What were the most challenging aspects of this course?
Seriouslly, keepin up to date and on time, and ensuring third-parties that was relying on were on track.

Did the course meet your expectations? How or how not?
It gave me a good intro to the facilitation of online learning, I now know a little more about what I do not know...

What improvements would you suggest?
Break up the online conference into some smaller discrete units; the planning as one section, the topic generation as another (maybe with rationale), the delivery, the eval...

Any other comments?
We have a fantastic tutor running it!

Sunday, December 7, 2008

Looking for online community: Discussion forums

It can be quite difficult to find a discussion forum that matches my needs from a content-perspective.
Some groups or discussion forums have a likely topic (e.g., but are filled with ads to 'make money while working form home' which might match a childcare topic but it ends up being about AMWAY etc. or advertising adults sites.
So, maybe groups should be member driven, with approved membership... (, as Joe Manna says:
Communities which are public usually have three problems:
- Trolls
- Fear from New Users
- Spam Exposure

Some ways to make a discussion forum worthwhile are:
  • have students teach students - ensure as tutor that I pick someone with a good attitude and good ideas or perspectives to share
  • Moderate loosely but precisely - use a gentle hand in editing or culling posts, but be very clear about standards and topics to be covered and when disconnecting someone make it very obvious so peers learn by example
  • Don't be a Nazi - I don't have to be in complete control (
And, while the following quote was primarily talking about the IT or tools for use, I think the pre-course tutor choice is essential!
"...empower the teacher to impact on the learner and learning environment and whether the teacher is able to design, facilitate and direct the learning experience towards “educationally worthwhile learning outcomes”..."

Saturday, December 6, 2008

Reviewing the online MiniConference for FOC08 Asgn 3

  • organised and promoted: the summary of the topic was full enough, the ways to contribute were simple
  • managed and conducted smoothly: the survey put me in the right mind, listening to the voice threads gave me a reference for where others were thinking, the planning notes on the wiki are full and its clear who did what...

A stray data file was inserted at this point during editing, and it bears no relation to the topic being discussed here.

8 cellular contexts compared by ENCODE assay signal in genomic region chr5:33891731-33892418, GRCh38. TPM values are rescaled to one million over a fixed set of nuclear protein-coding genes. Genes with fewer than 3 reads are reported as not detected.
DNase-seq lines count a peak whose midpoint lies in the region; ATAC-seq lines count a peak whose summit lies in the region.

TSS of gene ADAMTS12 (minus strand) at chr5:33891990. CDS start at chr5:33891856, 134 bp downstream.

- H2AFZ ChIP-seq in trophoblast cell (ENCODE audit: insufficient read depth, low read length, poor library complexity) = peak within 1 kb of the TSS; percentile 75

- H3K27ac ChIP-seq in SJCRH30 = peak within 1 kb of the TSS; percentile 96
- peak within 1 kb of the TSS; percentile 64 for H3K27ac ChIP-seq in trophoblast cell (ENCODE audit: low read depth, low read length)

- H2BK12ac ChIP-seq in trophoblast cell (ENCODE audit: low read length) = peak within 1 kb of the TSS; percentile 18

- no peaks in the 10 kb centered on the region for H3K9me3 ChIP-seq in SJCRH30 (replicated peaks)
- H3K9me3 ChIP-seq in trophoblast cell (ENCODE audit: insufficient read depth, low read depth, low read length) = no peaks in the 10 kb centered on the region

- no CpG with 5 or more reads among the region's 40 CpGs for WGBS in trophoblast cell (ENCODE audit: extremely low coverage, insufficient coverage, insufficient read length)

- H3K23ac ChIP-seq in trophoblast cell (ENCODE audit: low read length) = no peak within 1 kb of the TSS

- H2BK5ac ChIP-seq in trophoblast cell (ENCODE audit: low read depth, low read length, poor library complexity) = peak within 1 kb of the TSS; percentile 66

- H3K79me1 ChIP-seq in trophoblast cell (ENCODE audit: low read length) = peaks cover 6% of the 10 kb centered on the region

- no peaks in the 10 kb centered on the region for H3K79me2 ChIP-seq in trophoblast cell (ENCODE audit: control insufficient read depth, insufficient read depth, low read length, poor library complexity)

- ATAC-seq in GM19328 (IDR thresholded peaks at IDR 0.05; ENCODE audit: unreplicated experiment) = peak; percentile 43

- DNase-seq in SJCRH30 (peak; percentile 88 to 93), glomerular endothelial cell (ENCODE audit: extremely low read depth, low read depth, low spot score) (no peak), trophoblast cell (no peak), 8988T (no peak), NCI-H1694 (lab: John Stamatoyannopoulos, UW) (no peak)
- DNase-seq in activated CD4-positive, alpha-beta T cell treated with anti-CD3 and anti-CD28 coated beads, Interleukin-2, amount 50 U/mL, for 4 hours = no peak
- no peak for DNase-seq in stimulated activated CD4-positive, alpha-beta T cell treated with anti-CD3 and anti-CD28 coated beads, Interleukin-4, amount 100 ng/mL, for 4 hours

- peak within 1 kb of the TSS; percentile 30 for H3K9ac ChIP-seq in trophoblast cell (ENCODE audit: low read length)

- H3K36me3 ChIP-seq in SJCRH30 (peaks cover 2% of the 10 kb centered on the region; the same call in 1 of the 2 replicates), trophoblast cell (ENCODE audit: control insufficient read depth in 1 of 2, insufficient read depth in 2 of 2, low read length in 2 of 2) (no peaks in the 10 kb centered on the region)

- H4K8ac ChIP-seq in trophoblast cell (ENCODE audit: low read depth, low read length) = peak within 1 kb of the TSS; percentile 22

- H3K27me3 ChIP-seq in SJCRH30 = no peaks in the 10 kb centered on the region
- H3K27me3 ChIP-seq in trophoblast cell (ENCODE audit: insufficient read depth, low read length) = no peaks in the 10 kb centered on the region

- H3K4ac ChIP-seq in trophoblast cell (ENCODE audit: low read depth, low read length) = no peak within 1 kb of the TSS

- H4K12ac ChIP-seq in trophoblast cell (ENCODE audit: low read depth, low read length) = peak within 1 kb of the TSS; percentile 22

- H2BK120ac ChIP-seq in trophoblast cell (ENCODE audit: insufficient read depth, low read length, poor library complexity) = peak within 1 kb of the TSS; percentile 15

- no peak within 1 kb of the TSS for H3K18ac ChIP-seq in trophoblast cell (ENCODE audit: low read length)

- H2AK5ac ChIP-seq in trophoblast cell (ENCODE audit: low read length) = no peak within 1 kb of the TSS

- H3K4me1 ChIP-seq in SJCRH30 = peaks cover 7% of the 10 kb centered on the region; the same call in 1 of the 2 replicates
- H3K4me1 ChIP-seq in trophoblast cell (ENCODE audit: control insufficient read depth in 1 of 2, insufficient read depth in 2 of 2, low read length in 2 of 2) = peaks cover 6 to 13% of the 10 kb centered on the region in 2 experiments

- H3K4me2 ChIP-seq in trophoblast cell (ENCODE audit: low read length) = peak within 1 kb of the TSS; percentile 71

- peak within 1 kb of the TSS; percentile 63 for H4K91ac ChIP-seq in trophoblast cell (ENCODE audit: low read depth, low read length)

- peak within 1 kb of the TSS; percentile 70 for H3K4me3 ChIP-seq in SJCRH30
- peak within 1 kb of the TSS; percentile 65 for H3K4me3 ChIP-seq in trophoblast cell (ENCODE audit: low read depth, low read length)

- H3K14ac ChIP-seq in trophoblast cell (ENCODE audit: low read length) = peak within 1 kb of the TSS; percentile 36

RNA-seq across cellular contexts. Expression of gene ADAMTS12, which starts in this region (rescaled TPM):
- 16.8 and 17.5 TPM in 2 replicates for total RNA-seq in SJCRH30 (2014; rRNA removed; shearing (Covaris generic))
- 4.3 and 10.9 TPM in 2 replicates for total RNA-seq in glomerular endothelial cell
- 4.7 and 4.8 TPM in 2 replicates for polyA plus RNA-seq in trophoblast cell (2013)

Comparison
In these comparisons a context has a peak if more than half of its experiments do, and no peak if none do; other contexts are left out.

• all participants knew where they were supposed to be and when: clear enough
  • set the stage: the discusssion threads headed us in the right direction and is a clear record of the ideas shared
  • Whether the facilitator did a round up, drew closure and indicated where recordings and other follow up materials would be made available: all clear and labeled
  • Was the follow up done in a timely and professional manner? YES
  • What the facilitator did well: lots of questions, not too much 'summarising other's responses', thoughtful resposnes
  • How the event could be facilitated better: a slideshare of the key learnings
  • General comments and additions: nil

I decided to join facebook (
It took quite some time for the confirmation email to come through so I could start finding friends.
Finding friends was like finding some sprats in a massive ocean; there are so many people with my own name... it was harder finding my own mates than the organisational facebook pages that I wanted to join.

To have effective facilitation in a facebook environment I would consider doing the following:
  1. getting agreement on ground rules
  2. asking for ideas, shared resources and experiences on a topic of interest (like a simply links list of appropriate resources like or FAQ)
  3. let friends define priorities for topics
  4. identify expertise in the friends
  5. use other tools (Google Gears and Google Apps) to plan and share understanding and create presentations that are easy to access (e.g.
  6. build a rotation of the role for Social Director on a topic or online event
Ideas from: